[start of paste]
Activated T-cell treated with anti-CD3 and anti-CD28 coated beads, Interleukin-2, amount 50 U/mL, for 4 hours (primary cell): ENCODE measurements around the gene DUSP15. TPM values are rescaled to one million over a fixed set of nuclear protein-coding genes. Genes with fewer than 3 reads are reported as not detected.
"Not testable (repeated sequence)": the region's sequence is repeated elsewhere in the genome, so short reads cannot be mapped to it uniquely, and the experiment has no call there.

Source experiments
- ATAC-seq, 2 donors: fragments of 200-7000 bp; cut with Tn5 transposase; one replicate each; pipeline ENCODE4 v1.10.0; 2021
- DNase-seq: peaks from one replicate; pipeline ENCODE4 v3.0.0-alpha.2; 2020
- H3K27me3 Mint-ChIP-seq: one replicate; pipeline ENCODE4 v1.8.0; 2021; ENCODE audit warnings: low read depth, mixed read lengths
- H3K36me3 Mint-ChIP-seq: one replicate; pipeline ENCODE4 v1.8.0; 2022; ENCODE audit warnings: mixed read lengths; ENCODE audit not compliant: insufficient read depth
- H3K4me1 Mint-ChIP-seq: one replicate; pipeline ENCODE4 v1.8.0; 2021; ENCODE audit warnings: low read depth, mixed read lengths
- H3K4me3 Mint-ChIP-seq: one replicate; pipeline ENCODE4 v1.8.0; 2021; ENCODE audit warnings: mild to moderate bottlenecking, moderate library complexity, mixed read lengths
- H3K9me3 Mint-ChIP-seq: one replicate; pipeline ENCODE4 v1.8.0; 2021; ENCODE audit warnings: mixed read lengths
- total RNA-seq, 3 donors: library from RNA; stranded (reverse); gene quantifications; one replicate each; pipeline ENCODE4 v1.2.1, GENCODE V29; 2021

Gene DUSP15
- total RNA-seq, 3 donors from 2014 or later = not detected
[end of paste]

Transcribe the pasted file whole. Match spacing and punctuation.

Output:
Activated T-cell treated with anti-CD3 and anti-CD28 coated beads, Interleukin-2, amount 50 U/mL, for 4 hours (primary cell): ENCODE measurements around the gene DUSP15. TPM values are rescaled to one million over a fixed set of nuclear protein-coding genes. Genes with fewer than 3 reads are reported as not detected.
"Not testable (repeated sequence)": the region's sequence is repeated elsewhere in the genome, so short reads cannot be mapped to it uniquely, and the experiment has no call there.

Source experiments
- ATAC-seq, 2 donors: fragments of 200-7000 bp; cut with Tn5 transposase; one replicate each; pipeline ENCODE4 v1.10.0; 2021
- DNase-seq: peaks from one replicate; pipeline ENCODE4 v3.0.0-alpha.2; 2020
- H3K27me3 Mint-ChIP-seq: one replicate; pipeline ENCODE4 v1.8.0; 2021; ENCODE audit warnings: low read depth, mixed read lengths
- H3K36me3 Mint-ChIP-seq: one replicate; pipeline ENCODE4 v1.8.0; 2022; ENCODE audit warnings: mixed read lengths; ENCODE audit not compliant: insufficient read depth
- H3K4me1 Mint-ChIP-seq: one replicate; pipeline ENCODE4 v1.8.0; 2021; ENCODE audit warnings: low read depth, mixed read lengths
- H3K4me3 Mint-ChIP-seq: one replicate; pipeline ENCODE4 v1.8.0; 2021; ENCODE audit warnings: mild to moderate bottlenecking, moderate library complexity, mixed read lengths
- H3K9me3 Mint-ChIP-seq: one replicate; pipeline ENCODE4 v1.8.0; 2021; ENCODE audit warnings: mixed read lengths
- total RNA-seq, 3 donors: library from RNA; stranded (reverse); gene quantifications; one replicate each; pipeline ENCODE4 v1.2.1, GENCODE V29; 2021

Gene DUSP15
- total RNA-seq, 3 donors from 2014 or later = not detected